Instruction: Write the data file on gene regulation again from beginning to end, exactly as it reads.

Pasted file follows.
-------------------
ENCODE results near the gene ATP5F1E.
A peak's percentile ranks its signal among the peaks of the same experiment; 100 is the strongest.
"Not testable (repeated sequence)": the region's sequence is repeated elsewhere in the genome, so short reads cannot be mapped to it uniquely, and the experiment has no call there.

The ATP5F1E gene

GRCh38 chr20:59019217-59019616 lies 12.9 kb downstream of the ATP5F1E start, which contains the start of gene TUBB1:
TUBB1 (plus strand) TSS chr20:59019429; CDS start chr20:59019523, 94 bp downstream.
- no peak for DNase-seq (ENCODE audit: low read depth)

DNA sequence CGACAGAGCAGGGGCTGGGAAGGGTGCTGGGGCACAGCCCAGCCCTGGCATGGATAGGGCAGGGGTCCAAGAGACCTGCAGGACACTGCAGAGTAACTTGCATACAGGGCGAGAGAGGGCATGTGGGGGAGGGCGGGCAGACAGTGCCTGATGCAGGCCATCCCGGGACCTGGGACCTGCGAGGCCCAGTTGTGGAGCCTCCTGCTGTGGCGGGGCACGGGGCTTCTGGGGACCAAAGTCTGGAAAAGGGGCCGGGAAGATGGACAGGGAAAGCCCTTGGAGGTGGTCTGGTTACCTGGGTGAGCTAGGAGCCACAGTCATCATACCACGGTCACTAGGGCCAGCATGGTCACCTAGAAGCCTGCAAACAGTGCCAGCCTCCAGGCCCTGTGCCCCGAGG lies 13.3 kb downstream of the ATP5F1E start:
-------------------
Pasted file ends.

ENCODE results near the gene ATP5F1E.
A peak's percentile ranks its signal among the peaks of the same experiment; 100 is the strongest.
"Not testable (repeated sequence)": the region's sequence is repeated elsewhere in the genome, so short reads cannot be mapped to it uniquely, and the experiment has no call there.

The ATP5F1E gene

GRCh38 chr20:59019217-59019616 lies 12.9 kb downstream of the ATP5F1E start, which contains the start of gene TUBB1:
TUBB1 (plus strand) TSS chr20:59019429; CDS start chr20:59019523, 94 bp downstream.
- no peak for DNase-seq (ENCODE audit: low read depth)

DNA sequence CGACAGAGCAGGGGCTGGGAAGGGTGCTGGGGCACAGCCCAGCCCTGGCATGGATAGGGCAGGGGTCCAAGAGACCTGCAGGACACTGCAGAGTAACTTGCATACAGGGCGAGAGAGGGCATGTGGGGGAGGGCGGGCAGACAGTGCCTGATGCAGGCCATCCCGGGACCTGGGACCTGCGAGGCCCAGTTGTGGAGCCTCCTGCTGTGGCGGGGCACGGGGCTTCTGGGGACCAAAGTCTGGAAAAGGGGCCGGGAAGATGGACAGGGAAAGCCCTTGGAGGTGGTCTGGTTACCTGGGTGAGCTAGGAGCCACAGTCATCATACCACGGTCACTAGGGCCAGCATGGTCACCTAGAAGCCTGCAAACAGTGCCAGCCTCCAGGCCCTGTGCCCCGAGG lies 13.3 kb downstream of the ATP5F1E start: